The cost of gasification conversion (excluding the cost of feedstock) in 2005 was43
estimated at $1.21 per gallon (2007 dollars). The USDA-DOE goal for 2012 is
$0.82 cents per gallon.
[http://www1.eere.energy.gov/ biomass/biomass_feedstocks .html ].
38 Development of New Sugar Hydrolysis Enzymes: DOE, Novozymes Biotech, Inc.
[http://search.nrel.gov/cs.html ?url=http%3A //www1.eere.energy.go v/ b i o ma s s / f y04/new_
sugar_hydrolys is_enzyme s .pdf&charset=utf-8&qt=cellulase+enzymes&col=eren&n=2&l
39 Biomass Multi-Year Plan, DOE Office of the Biomass Program, March 2006.
[http://www1.eere.energy.gov/ bioma ss/pdfs/biomass_program_mypp.pdf].
40 Biomass Multi-Year Plan, DOE Office of the Biomass Program, March 2006.
[http://www1.eere.energy.gov/ bioma ss/pdfs/biomass_program_mypp.pdf].
41 Wright, J.D. “Evaluation of Sulfuric Acid Hydrolysis Processes for Alcohol Fuel
Production,” in Biotechnology and Bioengineering Symposium, No. 14, John Wiley and
Sons, New York, 1984, pp 103-123.
42 Ethanol From Cellulose: A General Review, P.C. Badger, in J.Janick and A. Whipkey
(eds.), in Trends in new Crops and New Uses, ASHS Press.
43 Biomass Multi-Year Plan, DOE Office of the Biomass Program, March 2006.
[http://www1.eere.energy.gov/ bioma ss/pdfs/biomass_program_mypp.pdf].
Distribution and Marketing
Marketing, distribution, and absorption constraints may hinder the use of
cellulosic biofuels even as they are finally produced on an industrial scale. As the
RFS progresses, greater volumes of advanced biofuels (i.e., cellulosic or non-corn-
starch ethanol, biodiesel, or imported sugar ethanol) would need to be blended into
gasoline to fulfill the rising advanced biofuel mandate.
Distribution issues may hinder the efficient delivery of ethanol to retail outlets.
Ethanol, mostly produced in the Midwest, would need to be transported to more
populated areas for sale. It cannot be shipped in pipelines designed for gasoline
because it tends to attract water in gasoline pipelines. The current ethanol distribution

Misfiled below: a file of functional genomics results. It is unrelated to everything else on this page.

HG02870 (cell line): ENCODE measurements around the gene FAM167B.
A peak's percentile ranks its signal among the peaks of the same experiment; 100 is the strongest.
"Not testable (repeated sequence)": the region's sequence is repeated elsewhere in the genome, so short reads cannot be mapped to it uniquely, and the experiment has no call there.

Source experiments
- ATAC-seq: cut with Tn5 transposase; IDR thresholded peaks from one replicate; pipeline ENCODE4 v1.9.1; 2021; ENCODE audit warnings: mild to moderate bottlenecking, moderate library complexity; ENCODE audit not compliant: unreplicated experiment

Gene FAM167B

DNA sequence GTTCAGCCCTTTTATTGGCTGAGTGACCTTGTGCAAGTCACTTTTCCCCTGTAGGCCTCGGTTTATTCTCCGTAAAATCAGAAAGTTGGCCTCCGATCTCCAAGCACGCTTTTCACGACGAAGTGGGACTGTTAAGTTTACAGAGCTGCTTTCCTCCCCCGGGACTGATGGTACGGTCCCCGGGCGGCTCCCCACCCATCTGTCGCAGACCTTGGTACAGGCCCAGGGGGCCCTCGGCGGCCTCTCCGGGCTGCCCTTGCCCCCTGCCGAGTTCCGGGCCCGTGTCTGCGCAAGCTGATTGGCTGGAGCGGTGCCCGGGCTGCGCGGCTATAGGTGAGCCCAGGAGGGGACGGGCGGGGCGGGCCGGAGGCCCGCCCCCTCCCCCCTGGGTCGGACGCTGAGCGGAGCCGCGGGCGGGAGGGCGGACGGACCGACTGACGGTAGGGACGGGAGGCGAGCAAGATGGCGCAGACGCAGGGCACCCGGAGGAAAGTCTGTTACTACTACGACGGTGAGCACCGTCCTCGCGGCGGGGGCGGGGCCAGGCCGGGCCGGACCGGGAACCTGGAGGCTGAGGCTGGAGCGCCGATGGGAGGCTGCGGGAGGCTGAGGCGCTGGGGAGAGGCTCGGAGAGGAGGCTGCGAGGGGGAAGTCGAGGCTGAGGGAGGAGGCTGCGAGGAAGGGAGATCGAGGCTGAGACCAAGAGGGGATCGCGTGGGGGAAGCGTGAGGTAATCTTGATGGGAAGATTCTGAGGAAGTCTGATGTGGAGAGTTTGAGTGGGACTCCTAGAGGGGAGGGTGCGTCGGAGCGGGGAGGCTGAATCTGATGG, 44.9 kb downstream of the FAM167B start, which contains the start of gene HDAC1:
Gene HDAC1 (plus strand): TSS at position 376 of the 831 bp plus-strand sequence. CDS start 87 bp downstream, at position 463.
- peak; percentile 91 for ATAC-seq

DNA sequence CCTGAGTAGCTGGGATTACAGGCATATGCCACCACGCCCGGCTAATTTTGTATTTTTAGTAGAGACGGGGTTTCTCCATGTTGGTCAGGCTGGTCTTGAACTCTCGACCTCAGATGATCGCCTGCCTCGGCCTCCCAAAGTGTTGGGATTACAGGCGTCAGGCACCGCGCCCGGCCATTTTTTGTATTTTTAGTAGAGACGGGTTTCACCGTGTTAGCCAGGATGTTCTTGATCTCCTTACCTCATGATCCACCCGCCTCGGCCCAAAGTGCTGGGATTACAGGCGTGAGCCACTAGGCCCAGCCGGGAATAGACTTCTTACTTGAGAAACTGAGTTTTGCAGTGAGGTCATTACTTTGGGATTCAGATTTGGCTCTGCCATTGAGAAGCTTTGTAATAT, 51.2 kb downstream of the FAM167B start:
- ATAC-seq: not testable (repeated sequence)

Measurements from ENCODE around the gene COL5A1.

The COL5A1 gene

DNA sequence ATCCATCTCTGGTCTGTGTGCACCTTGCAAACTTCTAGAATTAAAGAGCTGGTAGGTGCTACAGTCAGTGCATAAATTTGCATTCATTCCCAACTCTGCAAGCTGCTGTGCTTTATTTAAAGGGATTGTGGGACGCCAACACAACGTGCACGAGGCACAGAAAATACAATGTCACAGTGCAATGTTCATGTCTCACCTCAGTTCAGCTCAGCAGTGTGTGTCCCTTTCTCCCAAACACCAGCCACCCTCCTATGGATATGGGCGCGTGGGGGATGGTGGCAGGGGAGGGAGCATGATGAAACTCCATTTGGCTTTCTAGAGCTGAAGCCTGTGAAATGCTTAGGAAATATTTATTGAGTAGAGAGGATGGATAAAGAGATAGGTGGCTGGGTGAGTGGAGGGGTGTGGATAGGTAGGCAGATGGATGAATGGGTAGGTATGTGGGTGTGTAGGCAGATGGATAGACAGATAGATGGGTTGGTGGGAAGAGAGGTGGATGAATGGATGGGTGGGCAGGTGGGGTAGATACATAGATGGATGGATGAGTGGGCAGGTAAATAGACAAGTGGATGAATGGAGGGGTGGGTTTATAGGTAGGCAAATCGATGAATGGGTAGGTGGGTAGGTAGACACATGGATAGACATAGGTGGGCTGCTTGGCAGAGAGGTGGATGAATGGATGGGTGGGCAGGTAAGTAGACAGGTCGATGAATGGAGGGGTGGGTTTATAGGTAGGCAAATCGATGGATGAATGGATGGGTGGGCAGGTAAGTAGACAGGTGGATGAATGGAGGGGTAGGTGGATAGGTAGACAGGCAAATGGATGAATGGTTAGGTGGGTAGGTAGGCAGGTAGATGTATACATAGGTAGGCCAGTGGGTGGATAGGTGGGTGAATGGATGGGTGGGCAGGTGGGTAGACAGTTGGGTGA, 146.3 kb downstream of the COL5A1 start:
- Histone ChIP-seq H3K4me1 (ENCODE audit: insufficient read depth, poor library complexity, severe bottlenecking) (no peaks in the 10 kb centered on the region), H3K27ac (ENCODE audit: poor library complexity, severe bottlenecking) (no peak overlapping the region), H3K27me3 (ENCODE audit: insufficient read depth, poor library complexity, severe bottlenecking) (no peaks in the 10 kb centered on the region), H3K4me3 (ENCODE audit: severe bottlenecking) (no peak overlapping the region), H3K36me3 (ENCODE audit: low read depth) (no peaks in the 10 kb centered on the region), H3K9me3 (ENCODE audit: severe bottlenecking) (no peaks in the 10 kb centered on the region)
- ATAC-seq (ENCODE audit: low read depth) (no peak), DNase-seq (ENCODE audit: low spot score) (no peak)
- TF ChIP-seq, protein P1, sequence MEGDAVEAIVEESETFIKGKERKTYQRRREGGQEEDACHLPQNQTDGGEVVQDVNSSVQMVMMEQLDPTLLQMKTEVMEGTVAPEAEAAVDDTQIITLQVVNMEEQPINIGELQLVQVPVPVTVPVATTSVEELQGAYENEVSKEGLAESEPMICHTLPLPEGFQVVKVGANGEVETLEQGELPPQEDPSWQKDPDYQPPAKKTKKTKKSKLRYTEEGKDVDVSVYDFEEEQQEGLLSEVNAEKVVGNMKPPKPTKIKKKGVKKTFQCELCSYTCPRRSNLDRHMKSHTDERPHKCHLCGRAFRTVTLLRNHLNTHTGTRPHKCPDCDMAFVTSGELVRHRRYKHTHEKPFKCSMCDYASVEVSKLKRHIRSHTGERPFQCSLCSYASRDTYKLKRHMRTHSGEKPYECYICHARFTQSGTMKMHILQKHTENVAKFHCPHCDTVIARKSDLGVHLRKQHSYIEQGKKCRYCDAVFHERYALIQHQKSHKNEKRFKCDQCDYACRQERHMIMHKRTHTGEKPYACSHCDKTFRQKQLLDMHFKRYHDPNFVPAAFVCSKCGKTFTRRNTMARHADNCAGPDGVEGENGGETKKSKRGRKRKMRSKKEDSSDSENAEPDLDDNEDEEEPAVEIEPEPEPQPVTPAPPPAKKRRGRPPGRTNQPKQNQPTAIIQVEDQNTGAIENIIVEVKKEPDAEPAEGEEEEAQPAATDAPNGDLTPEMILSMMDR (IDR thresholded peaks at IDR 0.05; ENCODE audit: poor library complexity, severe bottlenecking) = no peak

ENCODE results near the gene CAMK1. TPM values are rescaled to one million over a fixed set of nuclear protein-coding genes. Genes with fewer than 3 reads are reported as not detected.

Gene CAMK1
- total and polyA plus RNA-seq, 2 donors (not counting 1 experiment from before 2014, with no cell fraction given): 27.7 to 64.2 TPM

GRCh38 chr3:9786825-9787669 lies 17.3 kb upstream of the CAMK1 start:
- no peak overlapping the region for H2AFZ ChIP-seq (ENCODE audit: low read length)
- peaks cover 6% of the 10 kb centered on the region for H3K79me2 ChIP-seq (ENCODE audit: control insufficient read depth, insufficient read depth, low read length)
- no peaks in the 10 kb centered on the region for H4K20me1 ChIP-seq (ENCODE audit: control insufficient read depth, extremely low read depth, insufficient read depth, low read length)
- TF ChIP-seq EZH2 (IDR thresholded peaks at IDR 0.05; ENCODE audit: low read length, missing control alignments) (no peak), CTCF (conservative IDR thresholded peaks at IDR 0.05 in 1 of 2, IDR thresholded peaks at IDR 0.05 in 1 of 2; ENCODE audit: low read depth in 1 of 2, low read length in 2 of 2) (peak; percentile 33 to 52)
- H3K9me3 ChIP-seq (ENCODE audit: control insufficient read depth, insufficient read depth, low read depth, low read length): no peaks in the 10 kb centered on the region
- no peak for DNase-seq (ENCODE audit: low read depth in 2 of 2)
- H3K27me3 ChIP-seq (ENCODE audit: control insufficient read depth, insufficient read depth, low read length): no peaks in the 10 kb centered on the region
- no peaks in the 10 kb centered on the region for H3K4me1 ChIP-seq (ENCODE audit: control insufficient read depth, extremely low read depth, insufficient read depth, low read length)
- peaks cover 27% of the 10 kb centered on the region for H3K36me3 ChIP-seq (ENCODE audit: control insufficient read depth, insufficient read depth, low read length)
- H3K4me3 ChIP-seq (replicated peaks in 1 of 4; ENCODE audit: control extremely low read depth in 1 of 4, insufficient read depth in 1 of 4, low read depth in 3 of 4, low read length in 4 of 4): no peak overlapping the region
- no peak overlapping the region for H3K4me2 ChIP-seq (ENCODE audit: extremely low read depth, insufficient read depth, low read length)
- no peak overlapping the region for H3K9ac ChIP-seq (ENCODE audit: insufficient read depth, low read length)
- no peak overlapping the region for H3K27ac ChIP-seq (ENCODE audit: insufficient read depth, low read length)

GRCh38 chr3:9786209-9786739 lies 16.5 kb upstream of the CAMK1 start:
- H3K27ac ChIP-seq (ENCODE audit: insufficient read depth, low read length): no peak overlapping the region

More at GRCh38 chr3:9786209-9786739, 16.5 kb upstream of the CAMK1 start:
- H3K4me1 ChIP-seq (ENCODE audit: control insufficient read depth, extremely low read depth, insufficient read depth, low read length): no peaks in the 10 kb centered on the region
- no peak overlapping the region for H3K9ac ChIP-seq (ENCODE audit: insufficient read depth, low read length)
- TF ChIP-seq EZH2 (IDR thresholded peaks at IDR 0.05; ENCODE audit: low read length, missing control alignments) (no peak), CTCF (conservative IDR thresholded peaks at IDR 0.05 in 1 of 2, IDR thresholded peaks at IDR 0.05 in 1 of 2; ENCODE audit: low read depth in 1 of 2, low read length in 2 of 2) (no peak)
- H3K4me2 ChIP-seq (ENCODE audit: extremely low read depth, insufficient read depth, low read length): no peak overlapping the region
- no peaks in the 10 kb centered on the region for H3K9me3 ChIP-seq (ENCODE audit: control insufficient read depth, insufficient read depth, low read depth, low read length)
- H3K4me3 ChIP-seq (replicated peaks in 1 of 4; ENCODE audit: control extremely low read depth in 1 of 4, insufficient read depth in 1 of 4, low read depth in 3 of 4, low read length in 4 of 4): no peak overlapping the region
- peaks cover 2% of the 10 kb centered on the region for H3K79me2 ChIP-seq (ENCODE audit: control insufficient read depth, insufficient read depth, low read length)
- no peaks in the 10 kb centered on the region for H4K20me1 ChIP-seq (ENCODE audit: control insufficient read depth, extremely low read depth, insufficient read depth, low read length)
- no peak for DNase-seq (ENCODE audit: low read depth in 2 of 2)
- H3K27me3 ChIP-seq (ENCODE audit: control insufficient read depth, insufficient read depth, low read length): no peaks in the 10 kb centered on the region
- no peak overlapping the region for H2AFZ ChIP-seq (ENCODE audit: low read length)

system is dependent on rail cars, tanker trucks, and barges. Because of competition,
options (especially rail cars) are often limited. As non-corn biofuels play a larger role,
some infrastructure concerns may be alleviated as production is more widely dispersed
across the nation. If biomass-based diesel substitutes are produced in much larger
quantities, some of these infrastructure issues may be mitigated. However, ethanol
would need to be stored in unique storage tanks and blended immediately before
pumping. This would require further infrastructure investments.
The Blend Wall
The blend wall refers to the volume of ethanol required if all gasoline used in the
United States contained 10% ethanol (E-10)44 — or roughly 15 billion gallons. The
volumes mandated under the RFS will soon exceed 15 billion gallons, which is less
than the RFS for 2012 (15.2 billion gallons), and far less than the 36 billion gallons
of biofuel mandated by 2022.45 Although greater use of E-85 could absorb additional
volume, it is limited by the lack of E-85 infrastructure (including the considerable
expense of installing or upgrading tanks and pumps) and the size of the flex-fuel fleet.
To maximize ethanol use, proposals to raise the ethanol blend level for
conventional vehicles from E-10 to E-15 or E-20 are being considered. DOE is
conducting tests to determine different blends’ compatibility with conventional
automobiles. These blends could be supplied by conventional infrastructure (storage
tanks and fuel pumps)46 but would require U.S. Environmental Protection Agency
(EPA) approval. Without EPA approval, vehicles using higher blend ratios such as
E-15 or E-20 could lose their manufacturer’s warranty.
44 E-10 refers to a fuel blend of 10% ethanol and 90% gasoline. Likewise, E-15 is a blend
of 15% ethanol, 85% gasoline; E-20 is 20% ethanol, 80% gasoline; and E-85 is 85%
ethanol, 15% gasoline.
45 Robert J. Meyers, Principal Deputy Assistant Administrator, Office of Air and Radiation
U.S. EPA Protection Agency, Testimony before the Committee on Agriculture
Subcommittee on Conservation, Credit, Energy, and Research, July 24, 2008.
46 National Biofuels Action Plan, October 8, 2008.
Economic and Environmental Issues
Cellulosic biofuels are generally thought to have favorable economic efficiency
potential over corn-starch ethanol primarily because of the low costs of production for
feedstocks. However, current NREL estimates of the total cost of producing cellulosic
ethanol, including feedstock production and supply, and conversion, are $2.40 per
gallon, more than twice the cost of producing corn ethanol.
A major impediment to the development of a cellulose-based ethanol industry is
the state of cellulosic conversion technology (i.e., the process of gasifying
cellulose-based feedstocks or converting them into fermentable sugars).47 DOE’s goal
of competitiveness in 2012 assumes $1.30 (2007 dollars) per gallon costs for corn
stover ethanol based on a feedstock price of $13 per ton. This compares with USDA’s
estimated cost of producing corn-based ethanol in 2002 of $0.958 per gallon (about
$1.07 per gallon in 2007 dollars).48 In addition, the cost of harvesting, transporting,
and storing bulky cellulosic biomass is not well understood and consequently is often
undervalued. Ethanol competitiveness is highly dependent on gasoline and corn
prices. Higher gasoline prices relative to ethanol improve the competitiveness of
ethanol, while higher corn prices reduce ethanol’s competitiveness. However,